By joint resolution of the Legislature of the State of Alabama, approved January 30, 1858, the grant made by the act aforesaid was accepted, and land was granted by the state to the Northeast & Southwestern Alabama Railroad, a body corporate, existing under the laws of Alabama, to be used and applied by said company "upon the terms and conditions in said act of Congress contained." Laws of Alabama, 1857 to
1858, p. 430. In June, 1856, an order of withdrawal was made by the Land Department of all the lands which were thought to be embraced within both the place and indemnity limits, which withdrawal included the land to which this controversy relates. This order was modified a few days thereafter so as to allow settlements to be made on the lands prior to the time of the definite location of the road. Such definite location was made and accepted by the Commissioner of the General Land Office, with the approval of the Secretary of the Interior, in December, 1858.
The Northeast & Southwestern Railroad was reincorporated by the State of Alabama in October, 1868, under the name of the Alabama & Chattanooga Railroad Company. Acts of Alabama, 1868, pp. 207, 345. In April, 1869, the time for the completion of the road was extended by act of Congress for a period of three years from that date. 16 Stat. 45. The road was completed within the extended time, in conformity with the law of Alabama, and in compliance with the act of Congress.
In December, 1887, an agent, duly appointed by the Governor of Alabama for that purpose, selected certain lands in the indemnity limits in lieu of lands within the place limits, which had been lost to the grantee by sale or preemption. At the time of making the selections there were tendered to the proper land officers all legal fees and charges. The selections were rejected by the local officers, and an appeal was taken to the Commissioner of the General Land Office. This appeal, however, was not acted upon for a considerable period of time; but finally, in April, 1896, the appeal was decided in favor of the selections, which were approved, and the title consequently passed from the United States to the State of Alabama, in trust for its grantees, under the act of Congress. At the time of the definite location of the road there was a deficiency in the place limits of 519,000 acres, and the whole amount of the vacant or odd-numbered sections within the indemnity limits, both approved and unapproved, available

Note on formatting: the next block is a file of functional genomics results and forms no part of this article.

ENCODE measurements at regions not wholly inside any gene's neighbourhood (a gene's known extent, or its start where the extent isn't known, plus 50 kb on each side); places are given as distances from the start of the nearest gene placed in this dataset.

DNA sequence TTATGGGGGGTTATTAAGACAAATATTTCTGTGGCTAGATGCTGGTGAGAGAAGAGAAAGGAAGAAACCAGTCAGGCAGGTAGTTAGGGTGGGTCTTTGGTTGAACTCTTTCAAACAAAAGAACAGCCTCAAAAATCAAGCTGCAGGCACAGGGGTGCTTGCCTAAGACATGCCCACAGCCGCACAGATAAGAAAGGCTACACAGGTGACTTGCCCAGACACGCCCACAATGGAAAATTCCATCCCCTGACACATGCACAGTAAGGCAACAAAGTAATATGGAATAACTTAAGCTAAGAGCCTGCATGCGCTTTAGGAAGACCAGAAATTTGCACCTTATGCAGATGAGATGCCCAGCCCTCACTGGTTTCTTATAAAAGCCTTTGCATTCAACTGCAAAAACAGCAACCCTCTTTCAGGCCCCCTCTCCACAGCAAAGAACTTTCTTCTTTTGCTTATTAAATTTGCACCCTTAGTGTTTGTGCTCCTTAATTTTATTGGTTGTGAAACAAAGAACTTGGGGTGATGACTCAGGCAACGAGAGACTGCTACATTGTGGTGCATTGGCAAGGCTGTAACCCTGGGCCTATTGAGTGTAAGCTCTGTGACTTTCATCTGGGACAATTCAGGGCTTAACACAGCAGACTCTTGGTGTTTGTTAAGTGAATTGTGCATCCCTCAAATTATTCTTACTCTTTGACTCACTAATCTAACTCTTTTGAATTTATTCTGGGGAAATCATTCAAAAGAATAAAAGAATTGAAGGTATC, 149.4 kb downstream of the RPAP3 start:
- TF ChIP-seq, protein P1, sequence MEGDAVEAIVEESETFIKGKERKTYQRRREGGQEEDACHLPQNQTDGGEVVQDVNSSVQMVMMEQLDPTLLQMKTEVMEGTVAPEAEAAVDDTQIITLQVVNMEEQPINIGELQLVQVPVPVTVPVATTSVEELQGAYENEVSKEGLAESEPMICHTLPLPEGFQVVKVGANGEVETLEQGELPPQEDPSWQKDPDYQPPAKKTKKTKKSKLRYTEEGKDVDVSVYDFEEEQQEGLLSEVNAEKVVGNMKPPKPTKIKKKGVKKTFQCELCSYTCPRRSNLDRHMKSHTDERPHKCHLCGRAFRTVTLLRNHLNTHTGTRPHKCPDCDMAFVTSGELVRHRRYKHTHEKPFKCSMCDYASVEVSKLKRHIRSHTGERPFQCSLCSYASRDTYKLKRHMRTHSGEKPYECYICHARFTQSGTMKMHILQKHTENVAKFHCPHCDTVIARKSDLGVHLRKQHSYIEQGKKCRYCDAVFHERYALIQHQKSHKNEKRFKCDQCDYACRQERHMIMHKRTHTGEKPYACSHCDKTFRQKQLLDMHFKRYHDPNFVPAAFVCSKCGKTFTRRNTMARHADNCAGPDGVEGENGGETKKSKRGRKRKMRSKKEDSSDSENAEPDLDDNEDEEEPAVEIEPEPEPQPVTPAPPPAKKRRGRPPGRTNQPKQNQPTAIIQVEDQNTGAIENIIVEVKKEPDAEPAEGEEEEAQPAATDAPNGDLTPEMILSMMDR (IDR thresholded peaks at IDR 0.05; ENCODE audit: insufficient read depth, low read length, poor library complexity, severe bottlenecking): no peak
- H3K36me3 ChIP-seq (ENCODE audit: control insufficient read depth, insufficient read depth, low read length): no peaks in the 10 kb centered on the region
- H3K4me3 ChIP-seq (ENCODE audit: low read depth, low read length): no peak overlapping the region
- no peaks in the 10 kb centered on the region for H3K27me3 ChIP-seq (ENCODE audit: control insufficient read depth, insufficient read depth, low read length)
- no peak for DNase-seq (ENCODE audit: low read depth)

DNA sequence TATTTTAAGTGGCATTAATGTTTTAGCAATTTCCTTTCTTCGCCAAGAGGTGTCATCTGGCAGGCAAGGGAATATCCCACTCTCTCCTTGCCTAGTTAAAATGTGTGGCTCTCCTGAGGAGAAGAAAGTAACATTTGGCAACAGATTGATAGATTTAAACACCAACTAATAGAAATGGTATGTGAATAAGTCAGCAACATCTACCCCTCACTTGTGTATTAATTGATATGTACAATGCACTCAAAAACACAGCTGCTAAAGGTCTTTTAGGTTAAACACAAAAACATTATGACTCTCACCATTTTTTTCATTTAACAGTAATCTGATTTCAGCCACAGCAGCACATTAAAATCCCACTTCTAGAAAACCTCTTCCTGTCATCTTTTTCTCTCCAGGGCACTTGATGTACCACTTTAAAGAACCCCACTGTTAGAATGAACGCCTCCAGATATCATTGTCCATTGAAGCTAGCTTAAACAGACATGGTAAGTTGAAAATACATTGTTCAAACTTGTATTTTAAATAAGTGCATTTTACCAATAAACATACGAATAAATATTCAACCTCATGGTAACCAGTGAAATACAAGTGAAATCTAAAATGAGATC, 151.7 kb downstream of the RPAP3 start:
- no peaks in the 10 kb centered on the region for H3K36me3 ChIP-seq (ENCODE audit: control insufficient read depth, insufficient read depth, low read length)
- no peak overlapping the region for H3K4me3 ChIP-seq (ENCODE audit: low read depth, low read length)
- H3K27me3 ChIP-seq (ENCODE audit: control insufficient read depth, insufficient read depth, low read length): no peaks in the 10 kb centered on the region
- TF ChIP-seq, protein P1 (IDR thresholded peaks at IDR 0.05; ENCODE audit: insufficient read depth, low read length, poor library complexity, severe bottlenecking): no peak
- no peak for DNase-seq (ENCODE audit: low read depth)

to meet this deficiency, was less than 238,000 acres, leaving therefore on the face of the Land Office records at the time of the definite location of the road, a deficiency of more than 281,000 acres. By various acts of the legislature of the State of Alabama, and conveyances which are recited in the findings, and which it is not necessary to reproduce, the plaintiffs below became the owners of the land patented by the United States, within the indemnity limits, as above stated. During the period, however, which intervened between the selections of land made by the agent of the State of Alabama and the approval of the selections by the Secretary of the Interior, certain persons went upon the lands selected, and removed therefrom valuable iron ore and lime rock. After the approval of the selections the United States brought a suit to recover from the persons who had thus trespassed upon the lands the value of the product by them removed. The owners of the land, in pursuance of the selections, asserted a claim to the benefit of the recovery which might be made, but assented to a compromise made by the United States with the trespassers by which $15,000 was paid to the United States as the value of the material taken from the land. The owners of the land at the time of the compromise protested that they alone were entitled to receive the sum paid to the United States, and reserved their right to recover the same from the United States.